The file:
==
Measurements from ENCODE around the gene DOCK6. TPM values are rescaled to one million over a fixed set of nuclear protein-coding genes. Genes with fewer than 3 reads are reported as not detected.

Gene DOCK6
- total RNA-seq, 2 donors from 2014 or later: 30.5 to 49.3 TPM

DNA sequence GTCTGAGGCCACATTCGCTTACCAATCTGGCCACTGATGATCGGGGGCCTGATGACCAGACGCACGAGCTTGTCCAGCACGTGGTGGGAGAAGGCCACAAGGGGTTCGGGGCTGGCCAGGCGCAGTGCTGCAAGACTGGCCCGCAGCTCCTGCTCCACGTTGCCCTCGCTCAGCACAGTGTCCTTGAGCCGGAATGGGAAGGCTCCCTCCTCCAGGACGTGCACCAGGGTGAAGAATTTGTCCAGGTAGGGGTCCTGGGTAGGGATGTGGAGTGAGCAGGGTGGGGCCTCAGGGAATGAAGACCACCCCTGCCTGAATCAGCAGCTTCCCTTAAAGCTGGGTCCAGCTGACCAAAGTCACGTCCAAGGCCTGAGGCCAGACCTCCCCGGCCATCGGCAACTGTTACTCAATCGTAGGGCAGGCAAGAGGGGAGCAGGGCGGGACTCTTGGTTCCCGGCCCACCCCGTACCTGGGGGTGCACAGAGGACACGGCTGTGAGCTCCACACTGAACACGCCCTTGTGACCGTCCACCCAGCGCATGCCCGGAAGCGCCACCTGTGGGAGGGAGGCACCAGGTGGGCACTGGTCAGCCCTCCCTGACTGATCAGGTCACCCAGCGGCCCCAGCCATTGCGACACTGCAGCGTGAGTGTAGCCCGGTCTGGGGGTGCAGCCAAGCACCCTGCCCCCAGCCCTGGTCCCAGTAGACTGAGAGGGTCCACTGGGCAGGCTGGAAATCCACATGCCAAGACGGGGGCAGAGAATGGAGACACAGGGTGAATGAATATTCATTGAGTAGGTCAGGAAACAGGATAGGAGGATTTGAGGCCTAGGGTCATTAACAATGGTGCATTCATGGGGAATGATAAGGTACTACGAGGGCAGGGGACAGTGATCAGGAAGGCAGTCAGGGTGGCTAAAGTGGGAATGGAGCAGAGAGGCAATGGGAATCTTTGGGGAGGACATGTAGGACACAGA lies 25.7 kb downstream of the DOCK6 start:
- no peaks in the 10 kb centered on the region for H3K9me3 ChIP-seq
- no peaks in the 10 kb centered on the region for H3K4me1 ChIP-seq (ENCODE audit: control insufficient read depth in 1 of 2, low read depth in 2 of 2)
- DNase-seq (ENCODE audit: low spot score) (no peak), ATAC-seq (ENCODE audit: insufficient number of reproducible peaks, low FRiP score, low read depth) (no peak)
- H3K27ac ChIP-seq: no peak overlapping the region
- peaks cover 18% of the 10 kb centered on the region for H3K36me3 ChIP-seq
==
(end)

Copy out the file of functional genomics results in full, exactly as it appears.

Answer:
Measurements from ENCODE around the gene DOCK6. TPM values are rescaled to one million over a fixed set of nuclear protein-coding genes. Genes with fewer than 3 reads are reported as not detected.

Gene DOCK6
- total RNA-seq, 2 donors from 2014 or later: 30.5 to 49.3 TPM

DNA sequence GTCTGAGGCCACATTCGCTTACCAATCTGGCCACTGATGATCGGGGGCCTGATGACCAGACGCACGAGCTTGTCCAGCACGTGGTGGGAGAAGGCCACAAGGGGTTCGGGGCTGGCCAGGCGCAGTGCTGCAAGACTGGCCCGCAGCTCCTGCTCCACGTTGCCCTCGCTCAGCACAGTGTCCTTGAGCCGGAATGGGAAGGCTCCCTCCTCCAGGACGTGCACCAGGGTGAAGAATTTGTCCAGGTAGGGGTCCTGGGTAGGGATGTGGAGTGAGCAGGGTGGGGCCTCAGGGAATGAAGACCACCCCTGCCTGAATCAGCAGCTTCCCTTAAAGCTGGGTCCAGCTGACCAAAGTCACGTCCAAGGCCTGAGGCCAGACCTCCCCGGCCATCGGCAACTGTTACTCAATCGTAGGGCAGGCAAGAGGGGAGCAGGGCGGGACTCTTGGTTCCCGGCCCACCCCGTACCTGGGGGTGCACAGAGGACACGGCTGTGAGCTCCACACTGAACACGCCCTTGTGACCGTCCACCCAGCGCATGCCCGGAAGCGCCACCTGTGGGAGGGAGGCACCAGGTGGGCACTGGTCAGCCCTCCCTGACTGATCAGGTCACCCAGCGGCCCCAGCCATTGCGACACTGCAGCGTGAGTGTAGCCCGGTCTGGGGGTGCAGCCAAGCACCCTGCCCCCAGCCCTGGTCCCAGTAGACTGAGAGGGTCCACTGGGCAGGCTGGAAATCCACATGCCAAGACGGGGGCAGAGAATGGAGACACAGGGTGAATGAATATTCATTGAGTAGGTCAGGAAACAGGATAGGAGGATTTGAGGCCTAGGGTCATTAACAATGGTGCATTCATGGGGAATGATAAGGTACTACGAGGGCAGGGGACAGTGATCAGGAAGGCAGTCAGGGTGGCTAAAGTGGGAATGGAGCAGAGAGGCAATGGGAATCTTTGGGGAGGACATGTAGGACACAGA lies 25.7 kb downstream of the DOCK6 start:
- no peaks in the 10 kb centered on the region for H3K9me3 ChIP-seq
- no peaks in the 10 kb centered on the region for H3K4me1 ChIP-seq (ENCODE audit: control insufficient read depth in 1 of 2, low read depth in 2 of 2)
- DNase-seq (ENCODE audit: low spot score) (no peak), ATAC-seq (ENCODE audit: insufficient number of reproducible peaks, low FRiP score, low read depth) (no peak)
- H3K27ac ChIP-seq: no peak overlapping the region
- peaks cover 18% of the 10 kb centered on the region for H3K36me3 ChIP-seq